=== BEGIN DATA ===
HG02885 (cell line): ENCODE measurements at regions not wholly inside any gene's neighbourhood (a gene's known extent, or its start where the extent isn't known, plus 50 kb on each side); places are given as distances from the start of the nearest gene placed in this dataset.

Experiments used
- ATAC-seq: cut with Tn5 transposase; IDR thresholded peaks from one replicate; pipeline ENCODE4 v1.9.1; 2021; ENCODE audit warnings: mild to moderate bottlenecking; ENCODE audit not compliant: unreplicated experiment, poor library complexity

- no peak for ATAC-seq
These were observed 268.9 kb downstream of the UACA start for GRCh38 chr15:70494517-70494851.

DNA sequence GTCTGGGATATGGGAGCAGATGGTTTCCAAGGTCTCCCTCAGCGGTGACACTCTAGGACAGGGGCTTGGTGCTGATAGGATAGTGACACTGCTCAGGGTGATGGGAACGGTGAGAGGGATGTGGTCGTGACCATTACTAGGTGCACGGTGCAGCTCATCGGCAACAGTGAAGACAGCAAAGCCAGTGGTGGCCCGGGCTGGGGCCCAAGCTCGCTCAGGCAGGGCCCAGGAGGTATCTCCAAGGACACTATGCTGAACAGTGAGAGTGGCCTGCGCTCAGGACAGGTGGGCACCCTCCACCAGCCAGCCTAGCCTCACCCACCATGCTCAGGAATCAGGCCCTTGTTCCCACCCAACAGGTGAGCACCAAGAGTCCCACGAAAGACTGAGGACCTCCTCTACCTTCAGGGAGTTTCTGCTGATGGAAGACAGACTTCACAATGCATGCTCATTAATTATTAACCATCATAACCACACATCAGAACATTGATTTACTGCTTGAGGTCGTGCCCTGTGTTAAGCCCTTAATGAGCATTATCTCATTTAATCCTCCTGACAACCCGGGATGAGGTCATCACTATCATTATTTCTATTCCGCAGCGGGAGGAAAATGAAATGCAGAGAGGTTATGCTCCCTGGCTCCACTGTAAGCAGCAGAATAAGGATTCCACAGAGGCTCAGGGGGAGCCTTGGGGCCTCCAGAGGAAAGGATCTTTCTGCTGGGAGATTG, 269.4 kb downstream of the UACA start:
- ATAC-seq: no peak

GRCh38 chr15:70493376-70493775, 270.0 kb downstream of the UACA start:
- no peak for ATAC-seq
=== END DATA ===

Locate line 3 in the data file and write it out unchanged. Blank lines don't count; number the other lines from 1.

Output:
- ATAC-seq: cut with Tn5 transposase; IDR thresholded peaks from one replicate; pipeline ENCODE4 v1.9.1; 2021; ENCODE audit warnings: mild to moderate bottlenecking; ENCODE audit not compliant: unreplicated experiment, poor library complexity